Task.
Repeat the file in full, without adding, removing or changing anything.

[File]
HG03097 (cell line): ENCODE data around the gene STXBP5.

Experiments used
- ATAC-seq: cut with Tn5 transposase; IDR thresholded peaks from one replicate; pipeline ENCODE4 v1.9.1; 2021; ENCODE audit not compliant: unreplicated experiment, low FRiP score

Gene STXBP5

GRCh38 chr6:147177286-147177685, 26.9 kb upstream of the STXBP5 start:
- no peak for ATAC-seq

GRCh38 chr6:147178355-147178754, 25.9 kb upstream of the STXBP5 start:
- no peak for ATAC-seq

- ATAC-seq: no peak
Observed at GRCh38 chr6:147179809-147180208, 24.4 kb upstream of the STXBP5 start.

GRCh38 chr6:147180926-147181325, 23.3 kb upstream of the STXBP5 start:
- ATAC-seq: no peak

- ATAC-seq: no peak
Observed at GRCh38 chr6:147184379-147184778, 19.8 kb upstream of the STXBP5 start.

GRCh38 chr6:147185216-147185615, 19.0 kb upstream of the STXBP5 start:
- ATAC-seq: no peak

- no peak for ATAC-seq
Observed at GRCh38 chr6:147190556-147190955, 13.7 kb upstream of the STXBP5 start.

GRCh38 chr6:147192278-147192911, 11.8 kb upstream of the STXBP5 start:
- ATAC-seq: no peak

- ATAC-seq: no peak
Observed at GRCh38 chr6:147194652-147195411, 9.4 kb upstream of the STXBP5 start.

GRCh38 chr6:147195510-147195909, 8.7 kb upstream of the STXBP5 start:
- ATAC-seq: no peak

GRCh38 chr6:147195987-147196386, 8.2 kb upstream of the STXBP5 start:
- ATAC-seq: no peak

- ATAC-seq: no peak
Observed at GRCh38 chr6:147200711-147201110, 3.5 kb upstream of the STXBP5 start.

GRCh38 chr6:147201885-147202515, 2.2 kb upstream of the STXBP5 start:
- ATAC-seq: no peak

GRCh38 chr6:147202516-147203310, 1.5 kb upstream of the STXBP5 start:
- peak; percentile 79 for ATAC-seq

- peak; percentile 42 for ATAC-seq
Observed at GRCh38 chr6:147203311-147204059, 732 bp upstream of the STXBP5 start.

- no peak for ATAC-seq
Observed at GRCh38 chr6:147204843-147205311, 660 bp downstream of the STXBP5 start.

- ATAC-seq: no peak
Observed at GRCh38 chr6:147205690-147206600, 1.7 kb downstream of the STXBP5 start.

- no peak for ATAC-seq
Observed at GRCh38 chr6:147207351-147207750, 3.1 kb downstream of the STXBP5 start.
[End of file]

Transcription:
HG03097 (cell line): ENCODE data around the gene STXBP5.

Experiments used
- ATAC-seq: cut with Tn5 transposase; IDR thresholded peaks from one replicate; pipeline ENCODE4 v1.9.1; 2021; ENCODE audit not compliant: unreplicated experiment, low FRiP score

Gene STXBP5

GRCh38 chr6:147177286-147177685, 26.9 kb upstream of the STXBP5 start:
- no peak for ATAC-seq

GRCh38 chr6:147178355-147178754, 25.9 kb upstream of the STXBP5 start:
- no peak for ATAC-seq

- ATAC-seq: no peak
Observed at GRCh38 chr6:147179809-147180208, 24.4 kb upstream of the STXBP5 start.

GRCh38 chr6:147180926-147181325, 23.3 kb upstream of the STXBP5 start:
- ATAC-seq: no peak

- ATAC-seq: no peak
Observed at GRCh38 chr6:147184379-147184778, 19.8 kb upstream of the STXBP5 start.

GRCh38 chr6:147185216-147185615, 19.0 kb upstream of the STXBP5 start:
- ATAC-seq: no peak

- no peak for ATAC-seq
Observed at GRCh38 chr6:147190556-147190955, 13.7 kb upstream of the STXBP5 start.

GRCh38 chr6:147192278-147192911, 11.8 kb upstream of the STXBP5 start:
- ATAC-seq: no peak

- ATAC-seq: no peak
Observed at GRCh38 chr6:147194652-147195411, 9.4 kb upstream of the STXBP5 start.

GRCh38 chr6:147195510-147195909, 8.7 kb upstream of the STXBP5 start:
- ATAC-seq: no peak

GRCh38 chr6:147195987-147196386, 8.2 kb upstream of the STXBP5 start:
- ATAC-seq: no peak

- ATAC-seq: no peak
Observed at GRCh38 chr6:147200711-147201110, 3.5 kb upstream of the STXBP5 start.

GRCh38 chr6:147201885-147202515, 2.2 kb upstream of the STXBP5 start:
- ATAC-seq: no peak

GRCh38 chr6:147202516-147203310, 1.5 kb upstream of the STXBP5 start:
- peak; percentile 79 for ATAC-seq

- peak; percentile 42 for ATAC-seq
Observed at GRCh38 chr6:147203311-147204059, 732 bp upstream of the STXBP5 start.

- no peak for ATAC-seq
Observed at GRCh38 chr6:147204843-147205311, 660 bp downstream of the STXBP5 start.

- ATAC-seq: no peak
Observed at GRCh38 chr6:147205690-147206600, 1.7 kb downstream of the STXBP5 start.

- no peak for ATAC-seq
Observed at GRCh38 chr6:147207351-147207750, 3.1 kb downstream of the STXBP5 start.